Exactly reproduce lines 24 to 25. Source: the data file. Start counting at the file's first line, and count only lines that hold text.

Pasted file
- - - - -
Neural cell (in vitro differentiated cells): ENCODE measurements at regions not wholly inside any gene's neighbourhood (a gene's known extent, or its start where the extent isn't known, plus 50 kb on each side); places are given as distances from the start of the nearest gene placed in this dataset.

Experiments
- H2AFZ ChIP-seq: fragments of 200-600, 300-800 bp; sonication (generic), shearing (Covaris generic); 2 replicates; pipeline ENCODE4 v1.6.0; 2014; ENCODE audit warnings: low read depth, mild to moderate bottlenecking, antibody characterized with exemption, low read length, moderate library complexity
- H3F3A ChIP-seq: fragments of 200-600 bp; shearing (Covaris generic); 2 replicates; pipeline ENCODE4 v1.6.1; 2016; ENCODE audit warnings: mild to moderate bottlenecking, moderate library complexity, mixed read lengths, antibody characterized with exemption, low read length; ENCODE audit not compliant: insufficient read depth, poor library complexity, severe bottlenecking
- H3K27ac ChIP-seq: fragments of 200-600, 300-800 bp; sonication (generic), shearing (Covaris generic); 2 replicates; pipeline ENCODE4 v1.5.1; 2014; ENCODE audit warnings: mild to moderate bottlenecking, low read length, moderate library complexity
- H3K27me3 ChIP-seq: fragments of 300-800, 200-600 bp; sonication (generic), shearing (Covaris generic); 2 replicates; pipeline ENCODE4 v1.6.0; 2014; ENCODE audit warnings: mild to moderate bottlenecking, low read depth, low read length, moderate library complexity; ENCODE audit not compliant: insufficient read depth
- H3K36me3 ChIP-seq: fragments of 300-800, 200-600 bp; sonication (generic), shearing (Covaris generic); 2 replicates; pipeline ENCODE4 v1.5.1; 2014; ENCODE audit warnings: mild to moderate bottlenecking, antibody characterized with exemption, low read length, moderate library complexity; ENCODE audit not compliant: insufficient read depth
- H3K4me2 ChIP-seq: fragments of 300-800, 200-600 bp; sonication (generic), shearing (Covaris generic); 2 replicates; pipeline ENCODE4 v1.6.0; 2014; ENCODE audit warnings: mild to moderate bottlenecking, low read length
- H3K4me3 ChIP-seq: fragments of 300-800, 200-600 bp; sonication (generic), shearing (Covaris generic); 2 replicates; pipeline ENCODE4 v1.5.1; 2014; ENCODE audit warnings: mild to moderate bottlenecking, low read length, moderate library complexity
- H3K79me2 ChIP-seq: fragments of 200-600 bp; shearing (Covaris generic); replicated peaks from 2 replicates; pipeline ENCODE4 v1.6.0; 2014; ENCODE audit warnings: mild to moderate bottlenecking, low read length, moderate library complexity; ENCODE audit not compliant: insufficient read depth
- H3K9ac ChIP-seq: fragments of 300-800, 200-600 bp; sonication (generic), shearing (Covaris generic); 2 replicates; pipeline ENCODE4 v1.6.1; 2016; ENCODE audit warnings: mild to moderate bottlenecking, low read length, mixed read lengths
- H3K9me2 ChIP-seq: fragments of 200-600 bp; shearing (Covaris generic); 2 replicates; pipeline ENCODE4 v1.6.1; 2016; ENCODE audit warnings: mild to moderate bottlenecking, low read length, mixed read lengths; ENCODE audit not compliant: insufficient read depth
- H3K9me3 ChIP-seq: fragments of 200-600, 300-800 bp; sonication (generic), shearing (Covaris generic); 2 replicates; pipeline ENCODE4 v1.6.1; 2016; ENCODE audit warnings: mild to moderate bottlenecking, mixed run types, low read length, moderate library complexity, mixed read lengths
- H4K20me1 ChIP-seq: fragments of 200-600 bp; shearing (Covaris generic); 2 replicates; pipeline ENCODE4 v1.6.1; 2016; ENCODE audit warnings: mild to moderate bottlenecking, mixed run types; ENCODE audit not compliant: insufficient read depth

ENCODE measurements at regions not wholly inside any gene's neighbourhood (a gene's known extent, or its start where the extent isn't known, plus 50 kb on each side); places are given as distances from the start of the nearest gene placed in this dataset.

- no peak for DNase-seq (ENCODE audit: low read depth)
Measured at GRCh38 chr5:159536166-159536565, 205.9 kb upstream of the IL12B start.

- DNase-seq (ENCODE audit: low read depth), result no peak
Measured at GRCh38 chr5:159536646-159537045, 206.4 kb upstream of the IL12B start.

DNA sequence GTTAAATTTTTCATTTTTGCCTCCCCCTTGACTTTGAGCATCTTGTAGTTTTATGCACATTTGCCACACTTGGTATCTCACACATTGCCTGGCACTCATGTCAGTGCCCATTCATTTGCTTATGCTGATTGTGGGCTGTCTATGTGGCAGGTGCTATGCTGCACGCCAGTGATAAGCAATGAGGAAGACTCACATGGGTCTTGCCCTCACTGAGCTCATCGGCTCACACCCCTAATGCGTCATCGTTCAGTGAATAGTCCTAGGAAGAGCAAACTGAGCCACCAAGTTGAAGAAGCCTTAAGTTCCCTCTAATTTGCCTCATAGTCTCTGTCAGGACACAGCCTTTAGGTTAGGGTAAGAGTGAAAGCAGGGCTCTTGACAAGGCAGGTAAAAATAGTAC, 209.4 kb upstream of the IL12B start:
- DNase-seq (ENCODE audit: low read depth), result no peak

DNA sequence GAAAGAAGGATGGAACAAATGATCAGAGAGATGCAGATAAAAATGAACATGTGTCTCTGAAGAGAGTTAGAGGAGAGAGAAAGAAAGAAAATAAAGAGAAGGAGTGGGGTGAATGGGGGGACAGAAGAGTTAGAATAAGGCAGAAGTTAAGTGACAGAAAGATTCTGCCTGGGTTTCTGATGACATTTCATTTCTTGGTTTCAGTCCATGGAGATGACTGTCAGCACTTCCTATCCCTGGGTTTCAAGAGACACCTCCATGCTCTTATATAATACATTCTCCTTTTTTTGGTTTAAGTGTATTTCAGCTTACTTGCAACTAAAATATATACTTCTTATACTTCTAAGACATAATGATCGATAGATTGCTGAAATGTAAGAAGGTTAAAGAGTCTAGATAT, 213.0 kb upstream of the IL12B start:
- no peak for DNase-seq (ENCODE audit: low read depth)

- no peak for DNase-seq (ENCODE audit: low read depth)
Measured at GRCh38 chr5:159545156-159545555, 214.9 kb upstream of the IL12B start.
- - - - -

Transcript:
- no peak for DNase-seq (ENCODE audit: low read depth)
Measured at GRCh38 chr5:159545156-159545555, 214.9 kb upstream of the IL12B start.